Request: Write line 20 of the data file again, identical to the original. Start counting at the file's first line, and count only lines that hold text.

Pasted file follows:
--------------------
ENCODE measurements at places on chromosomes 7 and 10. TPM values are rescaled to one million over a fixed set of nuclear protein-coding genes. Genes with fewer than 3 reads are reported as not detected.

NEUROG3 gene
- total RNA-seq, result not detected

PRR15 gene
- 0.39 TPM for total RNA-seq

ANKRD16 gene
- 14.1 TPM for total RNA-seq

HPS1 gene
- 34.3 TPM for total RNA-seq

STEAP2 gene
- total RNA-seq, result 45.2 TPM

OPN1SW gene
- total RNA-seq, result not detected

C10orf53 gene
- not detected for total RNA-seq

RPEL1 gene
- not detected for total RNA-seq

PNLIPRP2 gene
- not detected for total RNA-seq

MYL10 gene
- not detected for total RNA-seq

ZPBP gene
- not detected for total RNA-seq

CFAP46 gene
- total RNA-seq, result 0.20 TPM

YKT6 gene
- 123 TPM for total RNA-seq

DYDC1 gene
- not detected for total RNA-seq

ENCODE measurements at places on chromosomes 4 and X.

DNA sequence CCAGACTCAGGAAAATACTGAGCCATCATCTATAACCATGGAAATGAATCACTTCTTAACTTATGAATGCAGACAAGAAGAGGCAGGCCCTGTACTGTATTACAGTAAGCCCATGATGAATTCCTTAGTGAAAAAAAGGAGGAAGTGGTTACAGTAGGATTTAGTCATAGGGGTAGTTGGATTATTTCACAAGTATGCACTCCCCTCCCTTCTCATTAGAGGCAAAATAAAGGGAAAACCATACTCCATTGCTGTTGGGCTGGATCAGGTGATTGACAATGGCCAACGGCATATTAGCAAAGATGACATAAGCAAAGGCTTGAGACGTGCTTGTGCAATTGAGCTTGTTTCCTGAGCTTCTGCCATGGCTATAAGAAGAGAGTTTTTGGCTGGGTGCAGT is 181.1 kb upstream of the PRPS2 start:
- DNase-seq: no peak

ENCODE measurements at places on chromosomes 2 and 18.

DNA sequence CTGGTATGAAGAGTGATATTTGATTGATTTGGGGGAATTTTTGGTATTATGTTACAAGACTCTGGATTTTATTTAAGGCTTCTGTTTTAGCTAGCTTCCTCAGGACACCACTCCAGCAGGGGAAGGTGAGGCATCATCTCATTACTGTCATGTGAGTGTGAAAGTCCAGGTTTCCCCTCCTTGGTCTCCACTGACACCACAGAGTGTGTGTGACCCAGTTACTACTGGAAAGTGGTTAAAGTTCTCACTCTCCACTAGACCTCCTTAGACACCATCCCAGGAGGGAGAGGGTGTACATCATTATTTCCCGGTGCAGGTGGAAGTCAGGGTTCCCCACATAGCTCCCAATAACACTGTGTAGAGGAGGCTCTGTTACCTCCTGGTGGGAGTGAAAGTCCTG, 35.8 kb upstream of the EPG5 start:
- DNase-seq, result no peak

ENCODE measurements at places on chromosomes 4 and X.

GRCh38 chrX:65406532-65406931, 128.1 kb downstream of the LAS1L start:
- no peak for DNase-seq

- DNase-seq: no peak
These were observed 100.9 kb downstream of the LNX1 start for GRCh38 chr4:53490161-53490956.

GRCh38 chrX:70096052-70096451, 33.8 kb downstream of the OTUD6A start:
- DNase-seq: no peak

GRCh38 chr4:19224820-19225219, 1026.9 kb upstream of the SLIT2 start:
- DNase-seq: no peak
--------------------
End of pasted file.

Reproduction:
MYL10 gene